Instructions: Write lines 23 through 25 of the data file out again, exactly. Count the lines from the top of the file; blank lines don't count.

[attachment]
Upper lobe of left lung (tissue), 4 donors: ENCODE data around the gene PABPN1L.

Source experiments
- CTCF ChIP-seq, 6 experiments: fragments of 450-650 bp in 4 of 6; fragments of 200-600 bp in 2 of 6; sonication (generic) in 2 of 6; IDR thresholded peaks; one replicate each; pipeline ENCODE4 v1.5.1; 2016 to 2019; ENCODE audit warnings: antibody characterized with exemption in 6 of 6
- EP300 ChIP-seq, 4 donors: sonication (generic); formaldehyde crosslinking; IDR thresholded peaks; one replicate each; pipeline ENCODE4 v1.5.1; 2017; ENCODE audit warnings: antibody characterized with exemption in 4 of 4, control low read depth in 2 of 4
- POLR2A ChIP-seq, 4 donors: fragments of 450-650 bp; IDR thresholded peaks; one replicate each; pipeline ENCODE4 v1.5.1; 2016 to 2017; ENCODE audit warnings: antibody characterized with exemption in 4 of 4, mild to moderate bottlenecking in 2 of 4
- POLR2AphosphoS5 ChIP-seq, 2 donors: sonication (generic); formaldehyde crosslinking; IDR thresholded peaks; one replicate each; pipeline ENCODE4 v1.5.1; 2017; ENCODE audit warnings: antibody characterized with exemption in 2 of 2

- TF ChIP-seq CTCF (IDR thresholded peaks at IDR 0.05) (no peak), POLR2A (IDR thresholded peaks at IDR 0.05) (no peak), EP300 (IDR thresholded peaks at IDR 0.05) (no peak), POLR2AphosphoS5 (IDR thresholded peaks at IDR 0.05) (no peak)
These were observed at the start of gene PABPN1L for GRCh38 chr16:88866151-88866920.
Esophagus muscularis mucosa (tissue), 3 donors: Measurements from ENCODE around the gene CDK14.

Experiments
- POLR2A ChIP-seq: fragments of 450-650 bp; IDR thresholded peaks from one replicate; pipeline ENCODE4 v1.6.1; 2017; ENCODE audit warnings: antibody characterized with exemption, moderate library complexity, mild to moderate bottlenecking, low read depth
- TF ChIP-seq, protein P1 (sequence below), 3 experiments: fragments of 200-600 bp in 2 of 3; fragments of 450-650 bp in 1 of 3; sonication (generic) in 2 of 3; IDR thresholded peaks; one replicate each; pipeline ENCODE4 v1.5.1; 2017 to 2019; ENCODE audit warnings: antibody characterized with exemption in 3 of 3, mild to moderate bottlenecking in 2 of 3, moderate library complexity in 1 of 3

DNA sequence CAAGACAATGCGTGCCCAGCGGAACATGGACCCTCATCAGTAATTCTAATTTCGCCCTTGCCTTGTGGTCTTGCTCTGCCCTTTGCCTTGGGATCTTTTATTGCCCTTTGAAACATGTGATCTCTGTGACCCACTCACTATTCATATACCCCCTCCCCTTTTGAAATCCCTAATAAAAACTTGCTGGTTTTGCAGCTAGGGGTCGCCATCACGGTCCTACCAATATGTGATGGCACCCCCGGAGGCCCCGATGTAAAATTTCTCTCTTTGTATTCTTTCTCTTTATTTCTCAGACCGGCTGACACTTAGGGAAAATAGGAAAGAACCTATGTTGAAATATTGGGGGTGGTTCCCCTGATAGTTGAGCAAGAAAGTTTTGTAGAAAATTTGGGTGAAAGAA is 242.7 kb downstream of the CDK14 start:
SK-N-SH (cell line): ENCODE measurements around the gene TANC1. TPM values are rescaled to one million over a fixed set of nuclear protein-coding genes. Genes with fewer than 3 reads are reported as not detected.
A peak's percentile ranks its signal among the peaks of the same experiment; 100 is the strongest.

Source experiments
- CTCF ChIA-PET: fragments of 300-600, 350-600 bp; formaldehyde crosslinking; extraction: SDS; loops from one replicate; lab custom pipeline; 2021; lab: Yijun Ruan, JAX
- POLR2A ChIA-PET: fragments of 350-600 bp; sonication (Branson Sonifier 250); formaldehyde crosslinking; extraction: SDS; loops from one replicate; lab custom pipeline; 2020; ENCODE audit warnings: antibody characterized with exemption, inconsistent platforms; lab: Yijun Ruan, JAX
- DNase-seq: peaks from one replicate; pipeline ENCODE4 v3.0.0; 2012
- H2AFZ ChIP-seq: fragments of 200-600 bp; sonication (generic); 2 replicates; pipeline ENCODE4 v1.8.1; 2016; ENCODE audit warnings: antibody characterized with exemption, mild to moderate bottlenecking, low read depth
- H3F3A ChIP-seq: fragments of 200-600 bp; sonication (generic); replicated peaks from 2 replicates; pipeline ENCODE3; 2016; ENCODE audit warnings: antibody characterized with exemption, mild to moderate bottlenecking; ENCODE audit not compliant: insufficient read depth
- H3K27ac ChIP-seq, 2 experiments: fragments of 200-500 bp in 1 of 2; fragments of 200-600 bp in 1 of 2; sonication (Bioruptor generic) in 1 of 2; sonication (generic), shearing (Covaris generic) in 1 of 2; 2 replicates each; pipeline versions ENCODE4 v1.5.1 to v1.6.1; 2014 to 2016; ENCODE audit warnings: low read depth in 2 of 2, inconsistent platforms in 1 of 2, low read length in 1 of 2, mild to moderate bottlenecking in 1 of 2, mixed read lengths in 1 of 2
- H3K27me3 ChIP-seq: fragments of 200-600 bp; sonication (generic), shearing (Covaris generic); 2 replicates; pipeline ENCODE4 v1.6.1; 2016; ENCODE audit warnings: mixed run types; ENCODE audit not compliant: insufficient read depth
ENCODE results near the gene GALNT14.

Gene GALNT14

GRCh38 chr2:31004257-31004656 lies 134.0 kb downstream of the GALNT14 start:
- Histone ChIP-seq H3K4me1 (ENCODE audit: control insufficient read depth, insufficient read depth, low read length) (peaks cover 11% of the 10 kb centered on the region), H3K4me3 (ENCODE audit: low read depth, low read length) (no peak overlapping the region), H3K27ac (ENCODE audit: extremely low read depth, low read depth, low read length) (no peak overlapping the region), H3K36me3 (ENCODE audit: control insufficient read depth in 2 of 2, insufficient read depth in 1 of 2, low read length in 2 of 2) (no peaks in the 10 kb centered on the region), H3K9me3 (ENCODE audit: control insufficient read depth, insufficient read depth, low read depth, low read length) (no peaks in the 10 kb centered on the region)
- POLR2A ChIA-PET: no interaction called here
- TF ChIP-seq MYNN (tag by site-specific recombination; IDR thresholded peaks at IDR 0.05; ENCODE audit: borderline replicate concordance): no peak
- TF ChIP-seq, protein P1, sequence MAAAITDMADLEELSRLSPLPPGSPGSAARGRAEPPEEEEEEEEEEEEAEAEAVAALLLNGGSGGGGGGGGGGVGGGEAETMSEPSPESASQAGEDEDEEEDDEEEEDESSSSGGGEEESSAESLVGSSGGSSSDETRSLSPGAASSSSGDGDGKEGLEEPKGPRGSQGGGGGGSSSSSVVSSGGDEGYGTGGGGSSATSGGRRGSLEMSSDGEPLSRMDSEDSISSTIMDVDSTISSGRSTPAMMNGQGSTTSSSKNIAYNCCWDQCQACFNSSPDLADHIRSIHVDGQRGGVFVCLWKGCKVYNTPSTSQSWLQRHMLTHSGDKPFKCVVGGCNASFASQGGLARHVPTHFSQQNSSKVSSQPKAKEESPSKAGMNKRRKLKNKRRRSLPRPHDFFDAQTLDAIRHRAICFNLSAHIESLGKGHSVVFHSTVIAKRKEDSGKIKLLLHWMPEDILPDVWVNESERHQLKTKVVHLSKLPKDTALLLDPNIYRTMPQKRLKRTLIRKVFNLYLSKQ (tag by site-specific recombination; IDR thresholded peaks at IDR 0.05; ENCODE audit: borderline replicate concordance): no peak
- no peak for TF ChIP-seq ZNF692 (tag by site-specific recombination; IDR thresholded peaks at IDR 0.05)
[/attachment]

- H3K27me3 ChIP-seq: fragments of 200-600 bp; sonication (generic), shearing (Covaris generic); 2 replicates; pipeline ENCODE4 v1.6.1; 2016; ENCODE audit warnings: mixed run types; ENCODE audit not compliant: insufficient read depth
ENCODE results near the gene GALNT14.

Gene GALNT14